Thanks! Hehe, you mean just artificially pad the program to have a checksum equal to that of an existing add-in with a known CRC? Since there's that giant gap that you can't use, I guess that's not a terrible workaroudn. BTW: Happy early Birthday.

**Qwerty.55 wrote:**

BTW: Happy early Birthday.

I was under the impression that it just did memory mapping, just like every TI app gets executed at $4000 by remapping which ROM page is in Bank 0. Is this incorrect?

Hi, what Graphing Calculator would be good for Computer Engineering? In reality is more of a mix of Computer Science and Computer Engineering, for example the program includes lots of algorithms and artificial intelligence.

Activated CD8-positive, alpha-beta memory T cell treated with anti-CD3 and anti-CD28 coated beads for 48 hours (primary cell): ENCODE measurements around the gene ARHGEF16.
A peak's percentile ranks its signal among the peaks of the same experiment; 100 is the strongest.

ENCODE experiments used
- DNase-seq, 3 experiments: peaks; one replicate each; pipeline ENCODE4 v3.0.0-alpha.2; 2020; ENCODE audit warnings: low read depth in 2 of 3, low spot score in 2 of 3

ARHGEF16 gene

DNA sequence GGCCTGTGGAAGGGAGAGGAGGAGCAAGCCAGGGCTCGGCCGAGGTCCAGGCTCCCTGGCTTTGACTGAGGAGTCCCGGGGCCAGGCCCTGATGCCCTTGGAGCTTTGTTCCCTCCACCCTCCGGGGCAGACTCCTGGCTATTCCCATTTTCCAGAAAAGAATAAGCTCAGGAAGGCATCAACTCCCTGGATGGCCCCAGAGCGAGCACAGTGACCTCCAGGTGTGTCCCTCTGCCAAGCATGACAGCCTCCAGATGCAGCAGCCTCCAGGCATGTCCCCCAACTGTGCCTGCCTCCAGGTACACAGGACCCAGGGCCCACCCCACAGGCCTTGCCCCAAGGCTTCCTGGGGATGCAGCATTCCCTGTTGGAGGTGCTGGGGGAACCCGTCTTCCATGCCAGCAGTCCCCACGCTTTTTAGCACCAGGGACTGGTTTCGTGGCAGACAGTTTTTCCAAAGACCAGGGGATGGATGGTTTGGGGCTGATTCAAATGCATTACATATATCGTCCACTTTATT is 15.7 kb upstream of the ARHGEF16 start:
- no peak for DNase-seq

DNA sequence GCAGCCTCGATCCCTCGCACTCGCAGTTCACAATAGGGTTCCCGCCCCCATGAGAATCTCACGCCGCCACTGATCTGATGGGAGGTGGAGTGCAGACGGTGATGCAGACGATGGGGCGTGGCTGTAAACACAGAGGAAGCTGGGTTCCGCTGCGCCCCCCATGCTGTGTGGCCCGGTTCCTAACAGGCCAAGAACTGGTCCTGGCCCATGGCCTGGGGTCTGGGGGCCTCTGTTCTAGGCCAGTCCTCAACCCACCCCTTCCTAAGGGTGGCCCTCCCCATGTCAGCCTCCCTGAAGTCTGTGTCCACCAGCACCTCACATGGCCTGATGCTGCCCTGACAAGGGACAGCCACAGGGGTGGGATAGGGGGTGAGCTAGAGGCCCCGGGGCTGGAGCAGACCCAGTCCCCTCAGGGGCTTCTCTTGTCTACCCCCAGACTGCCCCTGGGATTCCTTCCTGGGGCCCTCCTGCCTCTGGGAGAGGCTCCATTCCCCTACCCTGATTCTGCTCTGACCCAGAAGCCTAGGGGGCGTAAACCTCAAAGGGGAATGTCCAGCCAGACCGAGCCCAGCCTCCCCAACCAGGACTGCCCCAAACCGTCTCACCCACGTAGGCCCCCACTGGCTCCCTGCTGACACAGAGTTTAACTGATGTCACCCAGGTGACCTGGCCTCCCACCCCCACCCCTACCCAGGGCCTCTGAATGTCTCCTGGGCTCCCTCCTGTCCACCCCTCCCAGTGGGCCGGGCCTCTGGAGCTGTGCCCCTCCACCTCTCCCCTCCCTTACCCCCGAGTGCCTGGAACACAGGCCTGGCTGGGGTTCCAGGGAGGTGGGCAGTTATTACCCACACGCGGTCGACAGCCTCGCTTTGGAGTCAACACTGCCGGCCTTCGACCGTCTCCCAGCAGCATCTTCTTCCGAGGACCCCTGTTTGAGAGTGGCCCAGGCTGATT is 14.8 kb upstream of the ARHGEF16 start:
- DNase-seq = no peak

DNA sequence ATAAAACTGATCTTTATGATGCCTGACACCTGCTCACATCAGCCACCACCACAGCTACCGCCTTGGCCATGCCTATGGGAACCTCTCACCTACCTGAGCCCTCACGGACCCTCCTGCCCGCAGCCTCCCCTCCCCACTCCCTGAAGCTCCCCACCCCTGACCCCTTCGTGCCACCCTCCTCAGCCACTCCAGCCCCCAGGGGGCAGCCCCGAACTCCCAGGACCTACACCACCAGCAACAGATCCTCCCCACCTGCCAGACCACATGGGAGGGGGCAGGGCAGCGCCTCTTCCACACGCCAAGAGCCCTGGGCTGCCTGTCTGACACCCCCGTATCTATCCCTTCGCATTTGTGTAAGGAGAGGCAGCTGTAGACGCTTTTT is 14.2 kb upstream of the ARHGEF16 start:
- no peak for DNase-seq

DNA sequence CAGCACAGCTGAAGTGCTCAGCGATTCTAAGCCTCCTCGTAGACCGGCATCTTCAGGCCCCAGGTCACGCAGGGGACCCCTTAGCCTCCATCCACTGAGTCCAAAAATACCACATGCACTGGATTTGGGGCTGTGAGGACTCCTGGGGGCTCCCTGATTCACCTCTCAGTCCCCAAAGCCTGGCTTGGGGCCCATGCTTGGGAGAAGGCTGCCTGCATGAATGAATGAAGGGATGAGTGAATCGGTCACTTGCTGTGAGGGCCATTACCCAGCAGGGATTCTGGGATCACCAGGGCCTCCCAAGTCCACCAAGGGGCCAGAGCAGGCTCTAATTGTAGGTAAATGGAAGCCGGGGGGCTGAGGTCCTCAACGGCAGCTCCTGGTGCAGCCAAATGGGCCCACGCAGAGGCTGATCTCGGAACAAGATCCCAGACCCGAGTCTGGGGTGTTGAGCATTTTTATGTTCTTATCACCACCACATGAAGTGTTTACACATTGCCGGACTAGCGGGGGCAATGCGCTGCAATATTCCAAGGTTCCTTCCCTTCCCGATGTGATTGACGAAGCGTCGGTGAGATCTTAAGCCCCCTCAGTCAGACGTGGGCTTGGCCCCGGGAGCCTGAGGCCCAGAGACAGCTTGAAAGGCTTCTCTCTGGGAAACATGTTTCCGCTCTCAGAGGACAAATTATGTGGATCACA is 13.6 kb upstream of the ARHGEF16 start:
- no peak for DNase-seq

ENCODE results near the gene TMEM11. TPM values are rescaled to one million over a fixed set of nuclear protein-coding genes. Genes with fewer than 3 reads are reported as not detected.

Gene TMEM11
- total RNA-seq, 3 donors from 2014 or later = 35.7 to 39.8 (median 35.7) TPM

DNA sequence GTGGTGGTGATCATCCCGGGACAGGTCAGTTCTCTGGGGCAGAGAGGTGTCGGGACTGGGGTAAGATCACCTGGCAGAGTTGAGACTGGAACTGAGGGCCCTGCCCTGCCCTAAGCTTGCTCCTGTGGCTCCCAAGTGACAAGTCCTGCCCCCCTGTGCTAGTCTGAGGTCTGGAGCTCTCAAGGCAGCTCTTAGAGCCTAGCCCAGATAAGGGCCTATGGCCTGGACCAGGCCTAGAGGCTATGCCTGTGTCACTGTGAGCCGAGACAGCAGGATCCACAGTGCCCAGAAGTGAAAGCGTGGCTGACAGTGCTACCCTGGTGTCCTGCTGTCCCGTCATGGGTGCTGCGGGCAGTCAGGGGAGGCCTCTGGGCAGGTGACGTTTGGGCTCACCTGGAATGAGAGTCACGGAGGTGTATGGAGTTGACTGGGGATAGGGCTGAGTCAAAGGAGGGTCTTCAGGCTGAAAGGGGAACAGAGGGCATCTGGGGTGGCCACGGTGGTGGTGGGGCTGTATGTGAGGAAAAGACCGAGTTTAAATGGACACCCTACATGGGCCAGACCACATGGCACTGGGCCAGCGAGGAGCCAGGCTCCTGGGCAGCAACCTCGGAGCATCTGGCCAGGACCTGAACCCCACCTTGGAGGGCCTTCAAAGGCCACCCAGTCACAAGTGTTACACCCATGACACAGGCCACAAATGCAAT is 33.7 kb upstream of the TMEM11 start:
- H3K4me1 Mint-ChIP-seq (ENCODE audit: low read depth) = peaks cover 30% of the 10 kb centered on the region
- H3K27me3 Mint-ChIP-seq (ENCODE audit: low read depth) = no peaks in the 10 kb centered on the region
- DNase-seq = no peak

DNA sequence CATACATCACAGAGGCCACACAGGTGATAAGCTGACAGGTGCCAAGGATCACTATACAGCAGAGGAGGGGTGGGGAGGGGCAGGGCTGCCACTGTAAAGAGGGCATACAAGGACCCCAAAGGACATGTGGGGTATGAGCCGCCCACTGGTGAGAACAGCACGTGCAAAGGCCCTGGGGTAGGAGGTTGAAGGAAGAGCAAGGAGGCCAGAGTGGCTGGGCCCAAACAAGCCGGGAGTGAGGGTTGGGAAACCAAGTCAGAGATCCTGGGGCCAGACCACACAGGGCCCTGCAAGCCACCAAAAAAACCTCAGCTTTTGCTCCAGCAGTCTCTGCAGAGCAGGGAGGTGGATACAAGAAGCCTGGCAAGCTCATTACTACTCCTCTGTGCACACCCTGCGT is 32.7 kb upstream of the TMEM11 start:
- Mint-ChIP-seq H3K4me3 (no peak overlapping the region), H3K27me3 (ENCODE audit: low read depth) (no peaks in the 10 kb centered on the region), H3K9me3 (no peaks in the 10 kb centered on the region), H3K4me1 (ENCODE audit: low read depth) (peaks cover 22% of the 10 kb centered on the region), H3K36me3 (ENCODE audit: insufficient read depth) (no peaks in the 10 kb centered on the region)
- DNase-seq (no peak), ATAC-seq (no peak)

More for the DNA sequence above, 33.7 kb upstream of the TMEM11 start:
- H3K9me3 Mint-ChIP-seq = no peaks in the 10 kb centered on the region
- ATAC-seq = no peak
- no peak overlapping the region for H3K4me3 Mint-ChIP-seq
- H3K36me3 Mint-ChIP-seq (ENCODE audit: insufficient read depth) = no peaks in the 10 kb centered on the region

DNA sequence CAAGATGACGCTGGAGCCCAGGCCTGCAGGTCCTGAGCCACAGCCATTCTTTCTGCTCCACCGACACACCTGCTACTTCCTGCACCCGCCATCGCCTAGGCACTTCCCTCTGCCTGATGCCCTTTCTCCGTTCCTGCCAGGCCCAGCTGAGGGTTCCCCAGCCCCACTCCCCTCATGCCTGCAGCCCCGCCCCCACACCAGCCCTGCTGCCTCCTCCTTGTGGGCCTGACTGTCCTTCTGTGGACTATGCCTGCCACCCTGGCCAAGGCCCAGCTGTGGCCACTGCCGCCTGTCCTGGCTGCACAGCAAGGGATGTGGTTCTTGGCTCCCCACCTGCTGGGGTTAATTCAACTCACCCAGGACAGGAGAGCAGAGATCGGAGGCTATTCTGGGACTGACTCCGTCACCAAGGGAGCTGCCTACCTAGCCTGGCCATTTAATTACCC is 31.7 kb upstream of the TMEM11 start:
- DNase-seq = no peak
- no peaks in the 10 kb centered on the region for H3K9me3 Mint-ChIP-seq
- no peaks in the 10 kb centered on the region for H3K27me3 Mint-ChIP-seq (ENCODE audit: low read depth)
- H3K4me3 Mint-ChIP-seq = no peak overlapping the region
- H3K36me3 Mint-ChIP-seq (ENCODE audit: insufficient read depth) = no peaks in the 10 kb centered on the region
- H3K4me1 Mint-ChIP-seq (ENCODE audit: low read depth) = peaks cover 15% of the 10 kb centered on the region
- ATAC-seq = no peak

The choices are:

-TI-Nspire CAS

The best display and hardware. Lacks 3D Graphing, Graphing Differential Equations, Engineering Apps (like ME*Pro) and Symbolic Math Guide (SMG) and TI-Nspire’s programming capabilities are not as robust as the TI-89… yet. But all of these will probably be solved since Nspire Models are now opened to Third-Party Development, or even by an update of the OS by TI.

Also is it true that the TI-Nspire CAS doesn't give exact values (square roots are always returned as decimals rather than simplified)?

-TI-89 Titanium

The TI-89 Titanium have what the TI-Nspire CAS lacks.

-Casio PRIZM fx-CG10 (Release in January)

Would the PRIZM fx-CG10 have most of the functions of the ClassPad 330? Should I wait for this one? Anyone have some information about this one.

-Casio ClassPad330